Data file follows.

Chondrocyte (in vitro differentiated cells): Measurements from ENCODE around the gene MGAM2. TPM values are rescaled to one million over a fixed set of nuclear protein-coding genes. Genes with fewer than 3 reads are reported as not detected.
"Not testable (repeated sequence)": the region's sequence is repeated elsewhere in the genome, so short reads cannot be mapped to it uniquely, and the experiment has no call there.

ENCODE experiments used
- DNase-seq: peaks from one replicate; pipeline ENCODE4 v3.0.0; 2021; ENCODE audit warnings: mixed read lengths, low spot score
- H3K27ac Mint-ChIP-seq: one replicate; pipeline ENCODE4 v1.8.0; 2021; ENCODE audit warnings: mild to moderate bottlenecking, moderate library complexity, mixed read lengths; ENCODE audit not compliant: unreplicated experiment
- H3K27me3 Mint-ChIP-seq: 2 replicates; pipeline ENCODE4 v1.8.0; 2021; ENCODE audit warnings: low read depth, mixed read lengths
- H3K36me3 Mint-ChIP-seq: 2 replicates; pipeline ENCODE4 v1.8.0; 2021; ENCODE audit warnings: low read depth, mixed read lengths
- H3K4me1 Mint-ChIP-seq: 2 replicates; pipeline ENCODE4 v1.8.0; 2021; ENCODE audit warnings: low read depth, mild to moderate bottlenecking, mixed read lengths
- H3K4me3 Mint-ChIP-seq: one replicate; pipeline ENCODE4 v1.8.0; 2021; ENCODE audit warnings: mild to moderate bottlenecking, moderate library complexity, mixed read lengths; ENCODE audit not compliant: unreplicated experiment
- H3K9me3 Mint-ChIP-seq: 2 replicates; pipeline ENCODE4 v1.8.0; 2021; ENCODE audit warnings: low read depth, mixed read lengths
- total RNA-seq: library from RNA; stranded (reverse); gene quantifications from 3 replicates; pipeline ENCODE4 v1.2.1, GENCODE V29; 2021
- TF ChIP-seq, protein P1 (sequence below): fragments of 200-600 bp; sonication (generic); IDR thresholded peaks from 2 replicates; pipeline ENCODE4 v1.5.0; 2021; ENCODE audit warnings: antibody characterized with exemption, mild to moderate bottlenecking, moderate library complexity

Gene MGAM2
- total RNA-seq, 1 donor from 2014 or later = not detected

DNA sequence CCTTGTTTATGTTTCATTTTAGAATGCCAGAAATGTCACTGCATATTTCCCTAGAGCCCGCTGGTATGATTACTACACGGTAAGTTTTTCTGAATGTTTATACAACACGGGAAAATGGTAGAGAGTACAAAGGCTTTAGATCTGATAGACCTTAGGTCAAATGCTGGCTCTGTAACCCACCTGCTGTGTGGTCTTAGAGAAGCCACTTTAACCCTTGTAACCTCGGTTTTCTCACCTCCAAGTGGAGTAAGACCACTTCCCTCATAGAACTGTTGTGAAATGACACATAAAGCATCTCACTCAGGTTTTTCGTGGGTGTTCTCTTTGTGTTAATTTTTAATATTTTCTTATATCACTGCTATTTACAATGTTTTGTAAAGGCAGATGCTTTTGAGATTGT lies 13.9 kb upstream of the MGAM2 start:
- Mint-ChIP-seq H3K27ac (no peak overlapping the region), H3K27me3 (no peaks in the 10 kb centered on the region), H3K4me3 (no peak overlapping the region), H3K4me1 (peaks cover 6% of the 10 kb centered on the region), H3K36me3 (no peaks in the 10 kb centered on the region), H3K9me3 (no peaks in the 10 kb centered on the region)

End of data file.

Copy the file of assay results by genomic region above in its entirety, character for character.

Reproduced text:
Chondrocyte (in vitro differentiated cells): Measurements from ENCODE around the gene MGAM2. TPM values are rescaled to one million over a fixed set of nuclear protein-coding genes. Genes with fewer than 3 reads are reported as not detected.
"Not testable (repeated sequence)": the region's sequence is repeated elsewhere in the genome, so short reads cannot be mapped to it uniquely, and the experiment has no call there.

ENCODE experiments used
- DNase-seq: peaks from one replicate; pipeline ENCODE4 v3.0.0; 2021; ENCODE audit warnings: mixed read lengths, low spot score
- H3K27ac Mint-ChIP-seq: one replicate; pipeline ENCODE4 v1.8.0; 2021; ENCODE audit warnings: mild to moderate bottlenecking, moderate library complexity, mixed read lengths; ENCODE audit not compliant: unreplicated experiment
- H3K27me3 Mint-ChIP-seq: 2 replicates; pipeline ENCODE4 v1.8.0; 2021; ENCODE audit warnings: low read depth, mixed read lengths
- H3K36me3 Mint-ChIP-seq: 2 replicates; pipeline ENCODE4 v1.8.0; 2021; ENCODE audit warnings: low read depth, mixed read lengths
- H3K4me1 Mint-ChIP-seq: 2 replicates; pipeline ENCODE4 v1.8.0; 2021; ENCODE audit warnings: low read depth, mild to moderate bottlenecking, mixed read lengths
- H3K4me3 Mint-ChIP-seq: one replicate; pipeline ENCODE4 v1.8.0; 2021; ENCODE audit warnings: mild to moderate bottlenecking, moderate library complexity, mixed read lengths; ENCODE audit not compliant: unreplicated experiment
- H3K9me3 Mint-ChIP-seq: 2 replicates; pipeline ENCODE4 v1.8.0; 2021; ENCODE audit warnings: low read depth, mixed read lengths
- total RNA-seq: library from RNA; stranded (reverse); gene quantifications from 3 replicates; pipeline ENCODE4 v1.2.1, GENCODE V29; 2021
- TF ChIP-seq, protein P1 (sequence below): fragments of 200-600 bp; sonication (generic); IDR thresholded peaks from 2 replicates; pipeline ENCODE4 v1.5.0; 2021; ENCODE audit warnings: antibody characterized with exemption, mild to moderate bottlenecking, moderate library complexity

Gene MGAM2
- total RNA-seq, 1 donor from 2014 or later = not detected

DNA sequence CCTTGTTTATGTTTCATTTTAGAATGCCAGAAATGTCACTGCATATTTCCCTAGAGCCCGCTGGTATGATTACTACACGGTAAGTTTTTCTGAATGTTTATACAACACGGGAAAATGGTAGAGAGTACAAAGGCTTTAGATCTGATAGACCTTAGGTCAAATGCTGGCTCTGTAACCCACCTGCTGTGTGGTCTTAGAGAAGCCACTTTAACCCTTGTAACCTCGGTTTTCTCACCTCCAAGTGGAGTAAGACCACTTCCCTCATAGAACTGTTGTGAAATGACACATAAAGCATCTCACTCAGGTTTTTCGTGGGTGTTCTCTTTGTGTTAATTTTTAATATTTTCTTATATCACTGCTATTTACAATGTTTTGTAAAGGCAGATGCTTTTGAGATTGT lies 13.9 kb upstream of the MGAM2 start:
- Mint-ChIP-seq H3K27ac (no peak overlapping the region), H3K27me3 (no peaks in the 10 kb centered on the region), H3K4me3 (no peak overlapping the region), H3K4me1 (peaks cover 6% of the 10 kb centered on the region), H3K36me3 (no peaks in the 10 kb centered on the region), H3K9me3 (no peaks in the 10 kb centered on the region)